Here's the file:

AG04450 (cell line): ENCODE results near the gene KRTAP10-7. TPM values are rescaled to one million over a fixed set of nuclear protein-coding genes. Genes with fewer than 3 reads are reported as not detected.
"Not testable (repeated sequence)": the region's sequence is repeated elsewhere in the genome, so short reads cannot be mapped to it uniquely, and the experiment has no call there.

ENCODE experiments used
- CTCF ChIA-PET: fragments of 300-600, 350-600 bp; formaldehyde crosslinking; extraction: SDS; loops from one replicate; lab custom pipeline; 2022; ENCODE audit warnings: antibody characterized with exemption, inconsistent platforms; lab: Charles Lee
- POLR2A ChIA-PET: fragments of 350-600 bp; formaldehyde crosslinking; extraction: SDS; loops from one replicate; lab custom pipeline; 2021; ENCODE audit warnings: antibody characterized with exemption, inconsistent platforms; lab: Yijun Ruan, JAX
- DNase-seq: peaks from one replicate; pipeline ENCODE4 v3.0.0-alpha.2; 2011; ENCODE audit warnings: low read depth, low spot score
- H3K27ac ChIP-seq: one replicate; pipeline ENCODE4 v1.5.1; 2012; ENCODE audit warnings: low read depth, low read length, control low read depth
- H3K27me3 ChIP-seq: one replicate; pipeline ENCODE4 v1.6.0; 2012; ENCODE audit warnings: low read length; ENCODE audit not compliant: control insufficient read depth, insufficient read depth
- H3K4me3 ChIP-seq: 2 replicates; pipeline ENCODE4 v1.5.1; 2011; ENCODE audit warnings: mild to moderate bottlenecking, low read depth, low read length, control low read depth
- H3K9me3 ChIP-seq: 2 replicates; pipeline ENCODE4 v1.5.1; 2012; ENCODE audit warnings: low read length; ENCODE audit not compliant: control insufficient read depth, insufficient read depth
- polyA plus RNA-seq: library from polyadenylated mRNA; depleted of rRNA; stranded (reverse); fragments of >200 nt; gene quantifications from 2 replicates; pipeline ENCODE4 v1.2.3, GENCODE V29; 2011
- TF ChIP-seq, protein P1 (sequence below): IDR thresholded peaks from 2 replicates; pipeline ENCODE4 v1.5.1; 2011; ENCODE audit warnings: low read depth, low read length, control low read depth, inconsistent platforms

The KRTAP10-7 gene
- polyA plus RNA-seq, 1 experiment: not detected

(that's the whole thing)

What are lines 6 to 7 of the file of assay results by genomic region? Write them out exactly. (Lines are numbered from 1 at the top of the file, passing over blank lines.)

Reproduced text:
- DNase-seq: peaks from one replicate; pipeline ENCODE4 v3.0.0-alpha.2; 2011; ENCODE audit warnings: low read depth, low spot score
- H3K27ac ChIP-seq: one replicate; pipeline ENCODE4 v1.5.1; 2012; ENCODE audit warnings: low read depth, low read length, control low read depth